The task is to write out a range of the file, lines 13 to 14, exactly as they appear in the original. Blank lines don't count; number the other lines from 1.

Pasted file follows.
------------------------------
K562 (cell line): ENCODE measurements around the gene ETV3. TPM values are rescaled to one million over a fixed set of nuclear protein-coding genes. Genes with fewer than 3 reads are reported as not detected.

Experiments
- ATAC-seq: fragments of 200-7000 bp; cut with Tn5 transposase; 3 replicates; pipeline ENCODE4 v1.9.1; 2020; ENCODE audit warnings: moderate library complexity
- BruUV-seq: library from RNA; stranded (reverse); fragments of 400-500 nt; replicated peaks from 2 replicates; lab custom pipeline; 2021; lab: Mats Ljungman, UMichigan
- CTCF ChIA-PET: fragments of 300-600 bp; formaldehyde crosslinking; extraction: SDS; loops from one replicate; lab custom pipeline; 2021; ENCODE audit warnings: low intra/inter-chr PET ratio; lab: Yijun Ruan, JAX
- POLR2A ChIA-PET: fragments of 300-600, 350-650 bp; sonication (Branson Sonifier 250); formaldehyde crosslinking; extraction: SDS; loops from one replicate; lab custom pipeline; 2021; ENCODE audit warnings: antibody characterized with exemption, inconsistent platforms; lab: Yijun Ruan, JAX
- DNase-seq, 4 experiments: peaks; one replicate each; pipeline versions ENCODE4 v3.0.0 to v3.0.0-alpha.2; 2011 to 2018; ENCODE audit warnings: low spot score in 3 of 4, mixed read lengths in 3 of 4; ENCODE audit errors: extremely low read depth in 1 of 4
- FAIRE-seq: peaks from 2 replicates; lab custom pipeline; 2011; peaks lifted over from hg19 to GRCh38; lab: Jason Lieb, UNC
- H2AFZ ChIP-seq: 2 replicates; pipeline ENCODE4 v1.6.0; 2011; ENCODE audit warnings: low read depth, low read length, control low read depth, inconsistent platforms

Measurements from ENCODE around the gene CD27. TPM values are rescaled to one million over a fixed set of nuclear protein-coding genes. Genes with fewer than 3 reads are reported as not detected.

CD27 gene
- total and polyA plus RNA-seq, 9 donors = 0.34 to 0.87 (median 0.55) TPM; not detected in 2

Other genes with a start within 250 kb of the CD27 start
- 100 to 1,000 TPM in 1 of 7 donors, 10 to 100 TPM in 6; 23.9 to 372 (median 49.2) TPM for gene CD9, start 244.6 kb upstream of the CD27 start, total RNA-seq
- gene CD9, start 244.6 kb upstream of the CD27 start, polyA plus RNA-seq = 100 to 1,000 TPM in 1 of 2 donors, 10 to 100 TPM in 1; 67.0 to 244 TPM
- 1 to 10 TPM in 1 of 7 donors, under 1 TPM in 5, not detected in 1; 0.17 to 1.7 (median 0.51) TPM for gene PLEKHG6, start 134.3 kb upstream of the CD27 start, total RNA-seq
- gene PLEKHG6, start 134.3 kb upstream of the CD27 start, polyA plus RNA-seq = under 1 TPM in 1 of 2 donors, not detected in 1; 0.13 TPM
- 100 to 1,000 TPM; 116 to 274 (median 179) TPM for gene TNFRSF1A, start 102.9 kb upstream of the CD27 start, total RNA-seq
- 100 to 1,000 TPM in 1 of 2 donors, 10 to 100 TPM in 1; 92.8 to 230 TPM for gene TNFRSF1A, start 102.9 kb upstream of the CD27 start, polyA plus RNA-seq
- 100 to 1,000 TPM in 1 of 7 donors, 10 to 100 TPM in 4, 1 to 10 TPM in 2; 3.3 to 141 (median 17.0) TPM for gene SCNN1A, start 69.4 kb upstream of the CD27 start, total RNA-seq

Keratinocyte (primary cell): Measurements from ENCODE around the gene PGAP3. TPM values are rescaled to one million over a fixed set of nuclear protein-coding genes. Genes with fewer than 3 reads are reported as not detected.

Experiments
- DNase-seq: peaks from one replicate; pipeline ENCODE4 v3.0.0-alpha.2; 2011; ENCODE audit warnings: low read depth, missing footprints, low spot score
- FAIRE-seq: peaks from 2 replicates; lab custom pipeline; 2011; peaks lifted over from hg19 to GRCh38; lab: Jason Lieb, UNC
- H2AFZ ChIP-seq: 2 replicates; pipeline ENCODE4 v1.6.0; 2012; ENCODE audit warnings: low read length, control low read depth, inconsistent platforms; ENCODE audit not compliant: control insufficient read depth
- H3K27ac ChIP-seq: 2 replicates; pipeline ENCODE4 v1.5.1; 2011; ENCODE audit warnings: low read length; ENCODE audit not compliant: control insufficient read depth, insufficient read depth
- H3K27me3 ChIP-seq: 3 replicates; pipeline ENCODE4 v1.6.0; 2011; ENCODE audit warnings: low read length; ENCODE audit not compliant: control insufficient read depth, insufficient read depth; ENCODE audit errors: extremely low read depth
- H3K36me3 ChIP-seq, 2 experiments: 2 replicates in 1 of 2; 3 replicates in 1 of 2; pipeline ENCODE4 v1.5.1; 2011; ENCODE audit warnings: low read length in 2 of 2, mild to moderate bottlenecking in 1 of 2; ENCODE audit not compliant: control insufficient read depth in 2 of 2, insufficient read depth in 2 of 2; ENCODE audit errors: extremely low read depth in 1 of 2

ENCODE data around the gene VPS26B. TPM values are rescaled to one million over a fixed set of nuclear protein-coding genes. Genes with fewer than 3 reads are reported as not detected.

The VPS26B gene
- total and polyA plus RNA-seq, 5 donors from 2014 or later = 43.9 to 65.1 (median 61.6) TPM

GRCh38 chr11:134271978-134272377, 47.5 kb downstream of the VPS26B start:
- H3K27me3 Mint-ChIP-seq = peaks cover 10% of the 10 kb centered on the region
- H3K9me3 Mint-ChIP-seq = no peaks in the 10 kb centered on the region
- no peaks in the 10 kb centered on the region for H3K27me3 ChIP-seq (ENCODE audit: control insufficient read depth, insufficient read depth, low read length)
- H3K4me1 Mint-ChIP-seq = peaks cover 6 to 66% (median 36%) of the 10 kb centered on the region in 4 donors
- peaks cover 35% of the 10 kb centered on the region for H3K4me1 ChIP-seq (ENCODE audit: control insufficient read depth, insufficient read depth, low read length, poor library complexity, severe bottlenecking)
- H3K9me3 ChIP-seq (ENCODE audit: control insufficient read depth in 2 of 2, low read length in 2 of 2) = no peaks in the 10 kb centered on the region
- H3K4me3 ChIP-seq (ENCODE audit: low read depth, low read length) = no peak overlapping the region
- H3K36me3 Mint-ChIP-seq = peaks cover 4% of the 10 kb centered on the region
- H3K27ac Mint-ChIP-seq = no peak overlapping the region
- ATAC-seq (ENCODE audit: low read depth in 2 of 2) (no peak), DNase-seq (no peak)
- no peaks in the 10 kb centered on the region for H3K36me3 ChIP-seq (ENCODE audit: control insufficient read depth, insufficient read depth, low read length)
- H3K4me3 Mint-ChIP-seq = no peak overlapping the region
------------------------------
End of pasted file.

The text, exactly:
Other genes with a start within 250 kb of the CD27 start
- 100 to 1,000 TPM in 1 of 7 donors, 10 to 100 TPM in 6; 23.9 to 372 (median 49.2) TPM for gene CD9, start 244.6 kb upstream of the CD27 start, total RNA-seq